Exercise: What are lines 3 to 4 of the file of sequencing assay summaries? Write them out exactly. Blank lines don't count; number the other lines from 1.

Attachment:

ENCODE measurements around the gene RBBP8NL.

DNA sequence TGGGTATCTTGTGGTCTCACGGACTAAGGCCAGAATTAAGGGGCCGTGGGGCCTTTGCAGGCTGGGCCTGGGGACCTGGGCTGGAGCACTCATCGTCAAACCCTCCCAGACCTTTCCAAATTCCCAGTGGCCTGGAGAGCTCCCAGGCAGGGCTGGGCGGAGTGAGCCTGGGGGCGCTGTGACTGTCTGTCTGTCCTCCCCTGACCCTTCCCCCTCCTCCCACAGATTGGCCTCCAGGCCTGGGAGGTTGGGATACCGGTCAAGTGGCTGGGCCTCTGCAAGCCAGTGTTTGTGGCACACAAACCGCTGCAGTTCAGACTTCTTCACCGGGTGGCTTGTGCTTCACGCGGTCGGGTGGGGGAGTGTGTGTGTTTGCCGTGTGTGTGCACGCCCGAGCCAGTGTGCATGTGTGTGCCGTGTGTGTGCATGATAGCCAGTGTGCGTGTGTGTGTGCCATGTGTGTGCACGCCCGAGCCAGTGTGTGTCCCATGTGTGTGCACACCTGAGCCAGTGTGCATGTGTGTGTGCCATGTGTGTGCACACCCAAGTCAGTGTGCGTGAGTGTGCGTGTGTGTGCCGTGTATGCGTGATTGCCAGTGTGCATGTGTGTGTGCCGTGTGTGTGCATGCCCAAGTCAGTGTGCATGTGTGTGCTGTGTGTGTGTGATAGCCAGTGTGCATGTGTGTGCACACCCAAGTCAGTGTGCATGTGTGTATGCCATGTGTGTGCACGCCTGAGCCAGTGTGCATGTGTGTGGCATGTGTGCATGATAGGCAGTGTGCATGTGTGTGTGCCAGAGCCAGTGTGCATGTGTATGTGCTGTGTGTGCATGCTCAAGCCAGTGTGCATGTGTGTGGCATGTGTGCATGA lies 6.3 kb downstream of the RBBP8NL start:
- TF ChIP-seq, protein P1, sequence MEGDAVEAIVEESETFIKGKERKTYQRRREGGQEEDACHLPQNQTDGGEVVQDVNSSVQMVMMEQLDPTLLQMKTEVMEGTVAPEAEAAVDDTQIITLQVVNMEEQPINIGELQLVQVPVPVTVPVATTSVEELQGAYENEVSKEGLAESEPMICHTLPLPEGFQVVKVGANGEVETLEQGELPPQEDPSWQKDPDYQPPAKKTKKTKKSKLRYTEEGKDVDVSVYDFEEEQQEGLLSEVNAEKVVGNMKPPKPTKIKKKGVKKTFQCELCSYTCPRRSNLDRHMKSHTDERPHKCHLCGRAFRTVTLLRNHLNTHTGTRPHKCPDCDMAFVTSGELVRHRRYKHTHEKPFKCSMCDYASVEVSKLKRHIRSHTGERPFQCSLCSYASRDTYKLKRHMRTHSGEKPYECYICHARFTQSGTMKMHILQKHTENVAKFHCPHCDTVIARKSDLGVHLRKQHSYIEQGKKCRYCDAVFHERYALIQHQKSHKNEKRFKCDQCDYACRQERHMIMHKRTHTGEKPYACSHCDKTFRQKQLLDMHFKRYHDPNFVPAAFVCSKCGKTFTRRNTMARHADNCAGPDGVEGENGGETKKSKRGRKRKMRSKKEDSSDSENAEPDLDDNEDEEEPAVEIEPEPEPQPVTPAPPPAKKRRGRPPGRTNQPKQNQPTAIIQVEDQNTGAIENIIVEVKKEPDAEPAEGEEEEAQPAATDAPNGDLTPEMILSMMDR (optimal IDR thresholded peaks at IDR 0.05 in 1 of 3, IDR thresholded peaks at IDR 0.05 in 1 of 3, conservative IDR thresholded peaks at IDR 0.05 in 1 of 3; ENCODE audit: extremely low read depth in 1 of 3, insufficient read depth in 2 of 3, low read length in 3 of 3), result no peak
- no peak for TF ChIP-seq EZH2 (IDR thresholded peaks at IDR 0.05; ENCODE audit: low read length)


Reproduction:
- TF ChIP-seq, protein P1, sequence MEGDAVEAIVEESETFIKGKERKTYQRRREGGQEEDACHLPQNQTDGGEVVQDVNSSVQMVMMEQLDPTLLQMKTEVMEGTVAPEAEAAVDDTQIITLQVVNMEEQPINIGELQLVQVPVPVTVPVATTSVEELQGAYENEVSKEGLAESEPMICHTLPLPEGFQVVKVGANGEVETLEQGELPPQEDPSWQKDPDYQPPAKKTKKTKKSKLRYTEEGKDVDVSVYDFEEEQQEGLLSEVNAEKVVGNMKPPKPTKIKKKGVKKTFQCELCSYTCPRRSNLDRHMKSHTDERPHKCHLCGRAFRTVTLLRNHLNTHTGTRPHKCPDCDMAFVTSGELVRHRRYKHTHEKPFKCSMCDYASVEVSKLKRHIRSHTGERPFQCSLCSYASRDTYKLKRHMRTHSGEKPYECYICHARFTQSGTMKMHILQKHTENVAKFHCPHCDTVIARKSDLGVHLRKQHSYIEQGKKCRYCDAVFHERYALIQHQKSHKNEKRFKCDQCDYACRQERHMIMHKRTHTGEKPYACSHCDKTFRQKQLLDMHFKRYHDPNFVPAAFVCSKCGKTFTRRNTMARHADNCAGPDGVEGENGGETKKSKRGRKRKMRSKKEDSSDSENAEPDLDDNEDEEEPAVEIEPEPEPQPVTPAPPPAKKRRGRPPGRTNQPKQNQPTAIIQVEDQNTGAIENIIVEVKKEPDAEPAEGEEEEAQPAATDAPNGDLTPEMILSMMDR (optimal IDR thresholded peaks at IDR 0.05 in 1 of 3, IDR thresholded peaks at IDR 0.05 in 1 of 3, conservative IDR thresholded peaks at IDR 0.05 in 1 of 3; ENCODE audit: extremely low read depth in 1 of 3, insufficient read depth in 2 of 3, low read length in 3 of 3), result no peak
- no peak for TF ChIP-seq EZH2 (IDR thresholded peaks at IDR 0.05; ENCODE audit: low read length)